The Rev. Theron Ware uncrossed his feet and moved out on to the stoop beside his wife. “What’s that you say?” he interjected. “Don’t they take milk on Sundays?”
“Nope!” answered the boy.
The young couple looked each other in the face for a puzzled moment, then broke into a laugh.
“Well, we’ll try it, anyway,” said the preacher. “You can go on bringing it Sundays till—till—”
“Till you cave in an’ tell me to stop,” put in the boy. “All right!” and he was off on the instant, the dipper jangling loud incredulity in his pail as he went.
The Wares exchanged another glance as he disappeared round the corner of the house, and another mutual laugh seemed imminent. Then the wife’s face clouded over, and she thrust her under-lip a trifle forward out of its place in the straight and gently firm profile.
“It’s just what Wendell Phillips said,” she declared. “’The Puritan’s idea of hell is a place where everybody has to mind his own business.’”
The young minister stroked his chin thoughtfully, and let his gaze wander over the backyard in silence. The garden parts had not been spaded up, but lay, a useless stretch of muddy earth, broken only by last year’s cabbage-stumps and the general litter of dead roots and vegetation. The door of the tenantless chicken-coop hung wide open. Before it was a great heap of ashes and cinders, soaked into grimy hardness by the recent spring rains, and nearer still an ancient chopping-block, round which were scattered old weather-beaten hardwood knots which had defied the axe, parts of broken barrels and packing-boxes, and a nameless debris of tin cans, clam-shells, and general rubbish. It was pleasanter to lift the eyes, and look across the neighbors’ fences to the green, waving tops of the elms on the street beyond. How lofty and beautiful they were in the morning sunlight, and with what matchless charm came the song of the robins, freshly installed in their haunts among the new pale-green leaves! Above them, in the fresh, scented air, glowed the great blue dome, radiant with light and the purification of spring.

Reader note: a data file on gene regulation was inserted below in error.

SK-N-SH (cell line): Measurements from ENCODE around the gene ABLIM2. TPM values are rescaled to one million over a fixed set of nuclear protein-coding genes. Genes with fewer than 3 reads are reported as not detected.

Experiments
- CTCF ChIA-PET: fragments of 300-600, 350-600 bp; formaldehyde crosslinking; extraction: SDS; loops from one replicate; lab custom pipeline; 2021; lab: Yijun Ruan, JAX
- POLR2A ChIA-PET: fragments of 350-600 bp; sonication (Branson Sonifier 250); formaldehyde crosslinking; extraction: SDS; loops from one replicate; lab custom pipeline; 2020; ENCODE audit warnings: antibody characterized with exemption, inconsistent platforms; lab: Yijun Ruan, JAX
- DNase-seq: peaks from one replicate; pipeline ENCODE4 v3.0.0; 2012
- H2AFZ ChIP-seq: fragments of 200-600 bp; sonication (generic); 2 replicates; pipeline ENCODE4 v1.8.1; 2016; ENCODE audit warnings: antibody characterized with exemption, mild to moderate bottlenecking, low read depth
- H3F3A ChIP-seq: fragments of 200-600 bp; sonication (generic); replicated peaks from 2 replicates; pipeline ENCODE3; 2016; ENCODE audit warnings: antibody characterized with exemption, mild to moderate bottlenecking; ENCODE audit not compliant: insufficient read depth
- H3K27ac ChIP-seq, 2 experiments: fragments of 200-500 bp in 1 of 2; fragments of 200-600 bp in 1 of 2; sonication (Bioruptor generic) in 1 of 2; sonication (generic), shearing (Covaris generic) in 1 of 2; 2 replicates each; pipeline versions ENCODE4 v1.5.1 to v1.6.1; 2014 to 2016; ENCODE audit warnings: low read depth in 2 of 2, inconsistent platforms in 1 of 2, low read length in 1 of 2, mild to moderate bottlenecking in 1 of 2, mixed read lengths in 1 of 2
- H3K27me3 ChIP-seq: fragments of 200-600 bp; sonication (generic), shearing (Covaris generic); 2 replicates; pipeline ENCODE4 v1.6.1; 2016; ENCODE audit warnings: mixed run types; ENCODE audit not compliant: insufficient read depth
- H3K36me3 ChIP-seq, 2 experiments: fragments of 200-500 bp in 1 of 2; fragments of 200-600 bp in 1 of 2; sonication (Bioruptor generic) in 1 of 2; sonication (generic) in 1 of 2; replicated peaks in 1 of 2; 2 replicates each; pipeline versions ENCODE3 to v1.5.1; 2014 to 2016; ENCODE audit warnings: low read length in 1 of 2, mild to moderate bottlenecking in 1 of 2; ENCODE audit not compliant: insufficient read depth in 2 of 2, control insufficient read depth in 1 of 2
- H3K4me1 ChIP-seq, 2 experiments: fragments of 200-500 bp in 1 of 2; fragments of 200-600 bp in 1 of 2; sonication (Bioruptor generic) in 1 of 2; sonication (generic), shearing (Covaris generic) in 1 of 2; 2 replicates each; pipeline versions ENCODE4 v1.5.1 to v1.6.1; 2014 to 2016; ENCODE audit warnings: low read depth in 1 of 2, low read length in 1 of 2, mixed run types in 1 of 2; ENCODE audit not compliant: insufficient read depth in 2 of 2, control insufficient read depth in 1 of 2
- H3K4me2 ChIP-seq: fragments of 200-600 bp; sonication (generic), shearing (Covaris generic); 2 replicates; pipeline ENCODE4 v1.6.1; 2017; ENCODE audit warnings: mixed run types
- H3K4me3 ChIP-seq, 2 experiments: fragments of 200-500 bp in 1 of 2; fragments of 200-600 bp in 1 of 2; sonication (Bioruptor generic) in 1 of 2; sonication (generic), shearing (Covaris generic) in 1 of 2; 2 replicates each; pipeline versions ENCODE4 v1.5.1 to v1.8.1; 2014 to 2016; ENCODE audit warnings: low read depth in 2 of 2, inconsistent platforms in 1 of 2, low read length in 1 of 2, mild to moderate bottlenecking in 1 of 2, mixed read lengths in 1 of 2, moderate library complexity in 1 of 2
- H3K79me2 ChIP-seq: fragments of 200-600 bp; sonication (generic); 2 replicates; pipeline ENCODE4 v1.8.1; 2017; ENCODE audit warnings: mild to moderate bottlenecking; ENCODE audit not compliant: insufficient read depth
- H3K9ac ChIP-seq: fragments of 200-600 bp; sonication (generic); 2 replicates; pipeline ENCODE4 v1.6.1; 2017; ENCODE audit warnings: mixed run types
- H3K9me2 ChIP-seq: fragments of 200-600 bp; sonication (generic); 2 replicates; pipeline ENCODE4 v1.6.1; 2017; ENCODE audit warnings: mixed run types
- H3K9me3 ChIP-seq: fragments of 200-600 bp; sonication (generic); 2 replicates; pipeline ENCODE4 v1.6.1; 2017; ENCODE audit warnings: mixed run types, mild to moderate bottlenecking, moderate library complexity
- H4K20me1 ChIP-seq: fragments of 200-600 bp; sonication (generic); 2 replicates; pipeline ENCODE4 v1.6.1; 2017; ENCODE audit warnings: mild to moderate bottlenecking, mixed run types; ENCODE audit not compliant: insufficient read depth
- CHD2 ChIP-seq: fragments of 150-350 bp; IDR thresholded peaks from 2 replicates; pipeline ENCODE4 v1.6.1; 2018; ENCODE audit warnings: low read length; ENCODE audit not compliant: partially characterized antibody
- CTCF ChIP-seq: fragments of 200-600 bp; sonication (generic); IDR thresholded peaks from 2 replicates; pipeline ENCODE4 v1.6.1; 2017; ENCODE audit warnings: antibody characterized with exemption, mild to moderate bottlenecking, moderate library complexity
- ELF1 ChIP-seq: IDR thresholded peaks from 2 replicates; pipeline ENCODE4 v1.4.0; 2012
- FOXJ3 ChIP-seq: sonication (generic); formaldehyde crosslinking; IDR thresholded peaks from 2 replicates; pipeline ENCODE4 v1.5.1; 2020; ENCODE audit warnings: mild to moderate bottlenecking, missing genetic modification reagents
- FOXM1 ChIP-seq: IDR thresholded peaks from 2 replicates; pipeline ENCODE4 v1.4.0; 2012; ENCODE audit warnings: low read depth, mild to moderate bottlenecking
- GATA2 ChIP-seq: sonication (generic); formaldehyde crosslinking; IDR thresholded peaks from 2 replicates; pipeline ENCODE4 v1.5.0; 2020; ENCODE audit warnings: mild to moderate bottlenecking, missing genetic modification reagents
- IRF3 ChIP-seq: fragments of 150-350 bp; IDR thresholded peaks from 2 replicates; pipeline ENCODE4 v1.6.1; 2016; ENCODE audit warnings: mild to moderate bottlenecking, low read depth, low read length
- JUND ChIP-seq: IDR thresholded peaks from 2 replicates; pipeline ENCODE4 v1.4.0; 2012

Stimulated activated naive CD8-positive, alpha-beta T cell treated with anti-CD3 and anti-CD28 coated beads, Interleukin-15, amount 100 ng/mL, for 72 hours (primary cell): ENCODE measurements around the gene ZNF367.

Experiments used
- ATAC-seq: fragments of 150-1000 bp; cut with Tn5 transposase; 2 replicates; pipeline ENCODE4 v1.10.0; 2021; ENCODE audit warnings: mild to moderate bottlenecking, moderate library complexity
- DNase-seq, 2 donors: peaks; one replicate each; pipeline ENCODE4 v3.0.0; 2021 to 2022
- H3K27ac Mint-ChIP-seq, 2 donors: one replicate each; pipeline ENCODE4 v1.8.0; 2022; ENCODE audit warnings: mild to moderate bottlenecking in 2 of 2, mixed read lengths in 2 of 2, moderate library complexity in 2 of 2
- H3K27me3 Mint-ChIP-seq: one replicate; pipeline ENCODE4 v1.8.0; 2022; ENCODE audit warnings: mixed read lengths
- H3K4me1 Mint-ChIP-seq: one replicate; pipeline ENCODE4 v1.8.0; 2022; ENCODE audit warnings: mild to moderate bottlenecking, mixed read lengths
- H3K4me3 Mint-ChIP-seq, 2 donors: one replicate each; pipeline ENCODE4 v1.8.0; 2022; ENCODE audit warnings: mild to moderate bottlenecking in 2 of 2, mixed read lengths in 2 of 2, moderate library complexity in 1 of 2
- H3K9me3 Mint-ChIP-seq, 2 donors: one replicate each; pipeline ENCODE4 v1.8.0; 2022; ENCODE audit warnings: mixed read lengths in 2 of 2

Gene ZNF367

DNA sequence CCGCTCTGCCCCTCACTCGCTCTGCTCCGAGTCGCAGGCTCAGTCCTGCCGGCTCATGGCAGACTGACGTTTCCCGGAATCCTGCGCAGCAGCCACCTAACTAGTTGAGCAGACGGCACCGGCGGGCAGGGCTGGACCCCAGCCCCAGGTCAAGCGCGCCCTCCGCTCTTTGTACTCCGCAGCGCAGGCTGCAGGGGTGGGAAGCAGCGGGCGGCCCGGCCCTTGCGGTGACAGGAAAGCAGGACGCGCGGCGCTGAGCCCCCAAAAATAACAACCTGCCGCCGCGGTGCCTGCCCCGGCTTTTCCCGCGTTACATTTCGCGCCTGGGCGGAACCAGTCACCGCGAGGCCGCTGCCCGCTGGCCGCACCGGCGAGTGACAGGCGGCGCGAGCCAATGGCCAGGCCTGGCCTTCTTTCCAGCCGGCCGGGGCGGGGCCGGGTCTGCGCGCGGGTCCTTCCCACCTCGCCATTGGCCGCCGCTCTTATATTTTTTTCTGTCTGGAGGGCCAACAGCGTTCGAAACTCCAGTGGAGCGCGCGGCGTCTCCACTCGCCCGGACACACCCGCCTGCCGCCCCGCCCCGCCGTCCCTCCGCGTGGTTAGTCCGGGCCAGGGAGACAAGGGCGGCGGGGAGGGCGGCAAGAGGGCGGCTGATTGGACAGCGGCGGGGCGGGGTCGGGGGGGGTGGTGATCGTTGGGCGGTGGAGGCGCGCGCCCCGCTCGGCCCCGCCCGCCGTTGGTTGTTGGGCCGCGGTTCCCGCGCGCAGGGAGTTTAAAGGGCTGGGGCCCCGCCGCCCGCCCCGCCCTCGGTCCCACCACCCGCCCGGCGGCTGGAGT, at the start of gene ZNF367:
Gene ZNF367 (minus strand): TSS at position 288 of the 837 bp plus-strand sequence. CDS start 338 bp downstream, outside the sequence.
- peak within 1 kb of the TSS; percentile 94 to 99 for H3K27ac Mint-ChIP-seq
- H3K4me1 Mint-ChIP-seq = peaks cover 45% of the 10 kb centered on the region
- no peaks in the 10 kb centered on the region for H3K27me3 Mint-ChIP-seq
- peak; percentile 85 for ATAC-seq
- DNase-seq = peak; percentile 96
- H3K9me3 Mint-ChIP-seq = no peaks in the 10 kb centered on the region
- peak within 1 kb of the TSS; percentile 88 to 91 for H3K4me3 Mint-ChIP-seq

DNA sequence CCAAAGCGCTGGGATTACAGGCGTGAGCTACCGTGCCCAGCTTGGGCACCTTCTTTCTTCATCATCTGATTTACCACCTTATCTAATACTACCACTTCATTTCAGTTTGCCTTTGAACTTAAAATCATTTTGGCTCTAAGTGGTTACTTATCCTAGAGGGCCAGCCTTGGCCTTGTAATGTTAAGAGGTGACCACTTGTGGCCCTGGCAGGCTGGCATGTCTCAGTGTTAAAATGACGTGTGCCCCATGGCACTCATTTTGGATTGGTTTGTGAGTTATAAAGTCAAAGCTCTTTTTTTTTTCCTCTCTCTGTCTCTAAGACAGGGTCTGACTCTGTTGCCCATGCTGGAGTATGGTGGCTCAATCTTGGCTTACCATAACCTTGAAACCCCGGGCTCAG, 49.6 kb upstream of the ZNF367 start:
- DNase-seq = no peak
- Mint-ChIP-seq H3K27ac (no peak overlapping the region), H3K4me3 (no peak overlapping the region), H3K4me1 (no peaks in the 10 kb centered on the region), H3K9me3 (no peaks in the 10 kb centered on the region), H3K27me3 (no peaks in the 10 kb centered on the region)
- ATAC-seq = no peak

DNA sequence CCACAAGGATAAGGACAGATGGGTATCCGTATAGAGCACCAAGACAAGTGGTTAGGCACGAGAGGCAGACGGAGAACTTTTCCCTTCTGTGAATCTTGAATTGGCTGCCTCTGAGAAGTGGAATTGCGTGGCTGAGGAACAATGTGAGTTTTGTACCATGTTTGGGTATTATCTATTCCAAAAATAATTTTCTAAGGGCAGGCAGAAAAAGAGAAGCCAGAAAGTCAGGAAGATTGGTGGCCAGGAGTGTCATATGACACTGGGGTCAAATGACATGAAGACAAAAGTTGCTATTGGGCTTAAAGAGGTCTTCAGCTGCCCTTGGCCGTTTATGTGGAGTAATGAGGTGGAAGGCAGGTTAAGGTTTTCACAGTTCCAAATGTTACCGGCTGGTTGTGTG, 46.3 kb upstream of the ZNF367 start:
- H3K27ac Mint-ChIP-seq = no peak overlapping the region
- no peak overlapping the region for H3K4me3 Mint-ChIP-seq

Theron lifted his thin, long-fingered hand, and passed it in a slow arch of movement to comprehend this glorious upper picture.
“What matter anyone’s ideas of hell,” he said, in soft, grave tones, “when we have that to look at, and listen to, and fill our lungs with? It seems to me that we never feel quite so sure of God’s goodness at other times as we do in these wonderful new mornings of spring.”
The wife followed his gesture, and her eyes rested for a brief moment, with pleased interest, upon the trees and the sky. Then they reverted, with a harsher scrutiny, to the immediate foreground.